ENTREPRENEUR'S PROBLEM WAS MUSIC TO HIS EARS
Written on the 31 August 2016 by Jess Lamb
A DECADE ago, while on his daily run in Salt Lake City, Judd Armstrong ran into a problem many are familiar with, but few have solved.
Fed up with his headphones tangling, his solution saw him become the CEO of one of the leading luxury headphone distributors in the US.
Now stocked in 34 countries, Jaybird's wireless Bluetooth earphones are the fourth best-selling premium brand of their kind in terms of market share in the US, behind Beats, Bose and LG.
Logitech acquired the company earlier this year, and Jaybird's products are now carried by mass retailers including Apple and Amazon.
Today Jaybird launches locally. Armstrong says JB Hi-Fi provided the Australian partnership his business had been waiting for, with products to be exclusive to the electronic retail chain's store.
An Australian himself, Armstrong says that with around one-third of Jaybird's 80 staff based in Australia, the business was eager to break ground locally.
Armstrong says Jaybird keeps ahead by being proactive, rather than reactive, with product development.
The business focuses on customer needs through modeling different fitting earphones, sweat proofing and innovative charging solutions.
"We have come up with a battery clip which doubles as a charging cradle to use as a power bank, so it just clips on to your headphones and transfers another five hours of charge across so you can keep listening to your music and don't have to stop and break," says Armstrong.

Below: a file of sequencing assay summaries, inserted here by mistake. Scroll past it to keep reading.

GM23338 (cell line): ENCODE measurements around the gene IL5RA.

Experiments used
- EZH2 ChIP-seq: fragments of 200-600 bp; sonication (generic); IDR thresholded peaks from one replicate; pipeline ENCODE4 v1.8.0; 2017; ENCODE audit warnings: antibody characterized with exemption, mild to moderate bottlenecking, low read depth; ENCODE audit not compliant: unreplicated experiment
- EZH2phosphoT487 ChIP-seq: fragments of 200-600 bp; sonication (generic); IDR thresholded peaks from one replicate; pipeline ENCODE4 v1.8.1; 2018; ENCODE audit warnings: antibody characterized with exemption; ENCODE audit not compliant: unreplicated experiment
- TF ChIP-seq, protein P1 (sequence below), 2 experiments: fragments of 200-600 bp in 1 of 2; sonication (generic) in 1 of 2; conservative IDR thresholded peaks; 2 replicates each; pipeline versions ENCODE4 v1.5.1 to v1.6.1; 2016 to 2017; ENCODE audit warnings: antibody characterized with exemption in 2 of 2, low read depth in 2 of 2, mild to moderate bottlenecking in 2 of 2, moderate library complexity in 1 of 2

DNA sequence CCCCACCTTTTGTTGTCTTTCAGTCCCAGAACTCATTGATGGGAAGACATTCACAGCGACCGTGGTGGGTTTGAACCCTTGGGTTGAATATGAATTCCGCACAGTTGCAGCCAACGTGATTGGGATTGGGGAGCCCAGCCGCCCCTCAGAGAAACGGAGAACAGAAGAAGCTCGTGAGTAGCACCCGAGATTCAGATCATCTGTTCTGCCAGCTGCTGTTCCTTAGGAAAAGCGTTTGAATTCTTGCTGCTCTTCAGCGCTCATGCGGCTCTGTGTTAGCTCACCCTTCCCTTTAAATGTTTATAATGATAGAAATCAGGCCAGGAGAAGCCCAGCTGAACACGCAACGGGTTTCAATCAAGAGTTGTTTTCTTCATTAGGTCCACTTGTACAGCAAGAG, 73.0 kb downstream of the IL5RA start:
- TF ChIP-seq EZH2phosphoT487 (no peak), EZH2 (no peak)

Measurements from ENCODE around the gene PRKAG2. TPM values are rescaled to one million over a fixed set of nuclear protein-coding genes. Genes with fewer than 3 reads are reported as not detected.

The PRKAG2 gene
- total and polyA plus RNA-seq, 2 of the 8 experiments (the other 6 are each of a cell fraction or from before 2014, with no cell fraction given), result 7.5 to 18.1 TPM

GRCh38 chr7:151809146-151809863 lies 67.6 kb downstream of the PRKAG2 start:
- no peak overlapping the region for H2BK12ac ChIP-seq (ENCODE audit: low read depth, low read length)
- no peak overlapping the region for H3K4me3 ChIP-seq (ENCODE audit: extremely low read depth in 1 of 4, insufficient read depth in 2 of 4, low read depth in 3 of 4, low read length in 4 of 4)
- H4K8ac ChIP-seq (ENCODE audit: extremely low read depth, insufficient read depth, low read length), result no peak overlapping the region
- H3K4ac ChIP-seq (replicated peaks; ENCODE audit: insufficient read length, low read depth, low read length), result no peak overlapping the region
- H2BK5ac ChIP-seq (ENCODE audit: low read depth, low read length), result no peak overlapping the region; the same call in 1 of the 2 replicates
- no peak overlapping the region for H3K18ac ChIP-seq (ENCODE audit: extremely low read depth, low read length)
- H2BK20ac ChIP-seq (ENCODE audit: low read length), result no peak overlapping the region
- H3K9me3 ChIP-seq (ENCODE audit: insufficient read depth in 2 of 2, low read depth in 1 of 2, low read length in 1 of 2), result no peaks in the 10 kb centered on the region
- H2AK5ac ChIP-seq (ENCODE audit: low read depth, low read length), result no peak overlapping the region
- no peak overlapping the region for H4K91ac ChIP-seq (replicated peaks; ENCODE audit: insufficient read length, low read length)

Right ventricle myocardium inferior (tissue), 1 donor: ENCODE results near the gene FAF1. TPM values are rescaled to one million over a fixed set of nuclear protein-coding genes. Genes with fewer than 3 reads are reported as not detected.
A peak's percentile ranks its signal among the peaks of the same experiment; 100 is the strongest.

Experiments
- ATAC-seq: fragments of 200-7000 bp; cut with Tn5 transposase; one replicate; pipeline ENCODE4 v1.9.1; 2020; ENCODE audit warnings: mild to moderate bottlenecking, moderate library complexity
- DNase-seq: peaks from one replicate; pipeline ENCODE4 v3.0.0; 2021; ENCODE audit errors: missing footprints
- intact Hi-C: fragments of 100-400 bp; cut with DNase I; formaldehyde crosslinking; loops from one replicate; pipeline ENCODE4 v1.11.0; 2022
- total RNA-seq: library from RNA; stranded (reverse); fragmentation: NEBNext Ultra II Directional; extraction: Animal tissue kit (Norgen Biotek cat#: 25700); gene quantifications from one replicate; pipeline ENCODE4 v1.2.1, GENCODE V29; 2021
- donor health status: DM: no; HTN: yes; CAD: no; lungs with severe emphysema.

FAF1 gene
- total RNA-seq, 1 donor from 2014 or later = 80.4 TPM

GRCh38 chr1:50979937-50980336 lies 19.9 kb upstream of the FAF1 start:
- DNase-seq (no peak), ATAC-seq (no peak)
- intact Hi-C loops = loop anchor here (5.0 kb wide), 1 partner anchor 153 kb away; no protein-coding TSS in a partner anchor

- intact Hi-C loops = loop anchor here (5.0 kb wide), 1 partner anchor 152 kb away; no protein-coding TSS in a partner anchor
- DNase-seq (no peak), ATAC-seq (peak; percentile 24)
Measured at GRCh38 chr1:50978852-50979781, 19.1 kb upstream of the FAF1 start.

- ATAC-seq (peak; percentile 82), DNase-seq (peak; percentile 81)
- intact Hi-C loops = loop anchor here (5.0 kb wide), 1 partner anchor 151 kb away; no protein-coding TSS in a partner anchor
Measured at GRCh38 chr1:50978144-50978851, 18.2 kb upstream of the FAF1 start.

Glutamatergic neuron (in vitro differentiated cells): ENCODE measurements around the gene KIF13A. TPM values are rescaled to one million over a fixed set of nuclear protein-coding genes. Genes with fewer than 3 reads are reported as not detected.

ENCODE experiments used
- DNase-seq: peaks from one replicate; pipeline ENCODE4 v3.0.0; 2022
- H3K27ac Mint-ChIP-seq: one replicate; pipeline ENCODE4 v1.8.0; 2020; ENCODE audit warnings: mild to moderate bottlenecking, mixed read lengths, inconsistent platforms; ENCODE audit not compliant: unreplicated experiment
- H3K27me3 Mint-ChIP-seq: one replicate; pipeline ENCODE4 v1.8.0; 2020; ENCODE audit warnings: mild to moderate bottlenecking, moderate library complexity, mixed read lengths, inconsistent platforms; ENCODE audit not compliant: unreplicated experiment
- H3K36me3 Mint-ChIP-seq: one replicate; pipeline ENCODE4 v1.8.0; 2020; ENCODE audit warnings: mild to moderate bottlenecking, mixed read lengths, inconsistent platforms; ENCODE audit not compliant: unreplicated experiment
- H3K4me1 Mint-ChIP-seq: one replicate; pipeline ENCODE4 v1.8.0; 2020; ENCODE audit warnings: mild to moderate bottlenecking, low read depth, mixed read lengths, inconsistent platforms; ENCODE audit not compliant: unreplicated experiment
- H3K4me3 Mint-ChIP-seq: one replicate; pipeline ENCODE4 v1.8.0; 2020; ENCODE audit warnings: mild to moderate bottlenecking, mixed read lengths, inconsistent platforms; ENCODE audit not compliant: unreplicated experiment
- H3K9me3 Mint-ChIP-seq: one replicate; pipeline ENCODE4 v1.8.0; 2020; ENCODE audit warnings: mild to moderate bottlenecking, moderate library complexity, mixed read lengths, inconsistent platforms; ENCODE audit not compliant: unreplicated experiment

"You can have 24/7 music if you are that way inclined - you can take that clip off when your headphones are charged and charge it independently and clip it back on when you need to."
With the company up to its tenth product now, the CEO highlights a focus right from the start on miniaturization.
"Wireless headphones have always been a little bit bulky, even our X2 earbuds which were the first to go against traditional form are still kind of big - they worked really well for guys but for youth and women with petite ears they just stuck out and looked a bit awkward," Armstrong says.
"Now we have refined it so they are so small that they are helmet friendly - if you are riding a bike or snowboarding these headphones will fit really well underneath."
Jaybird's brand manager for Australia and New Zealand, Jordan Oldfield, told Business News Australia the products accompany the 'MySound' app, gives power to the consumer to customise the frequency and level settings.
"Traditionally when buying headphones, you have the manufacturers' prescribed sound settings but some people comment on these being really bass heavy and others saying that it's not enough," Oldfield says.
"MySound works by pairing with the headphones and you choose a preset which enhances the sound somewhat or you can fully customise that experience and you can set the levels at whatever point you want.
"Once you set it, the app actually alters the firmware in the headphones and then if you get rid of the app entirely and delete it you can still get that customised sound in your headphones."
Armstrong tells Business News Australia it's synergy that's gotten the company to where it is today.
"The secret to making a good brand is making one that really moves people, moves their heart and drives their passion about what you are doing and Jaybird comes from a place of true authenticity where everyone in our company is very passionate about the lifestyle our brand is all about: active living, sports, outdoors," he says.
"With Jaybird there is a soul to what we are doing. All the other players in the category have come from another space and just contributed to the sports audio category, whereas we started here with the aim of being the go-to product."
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Author: Jess Lamb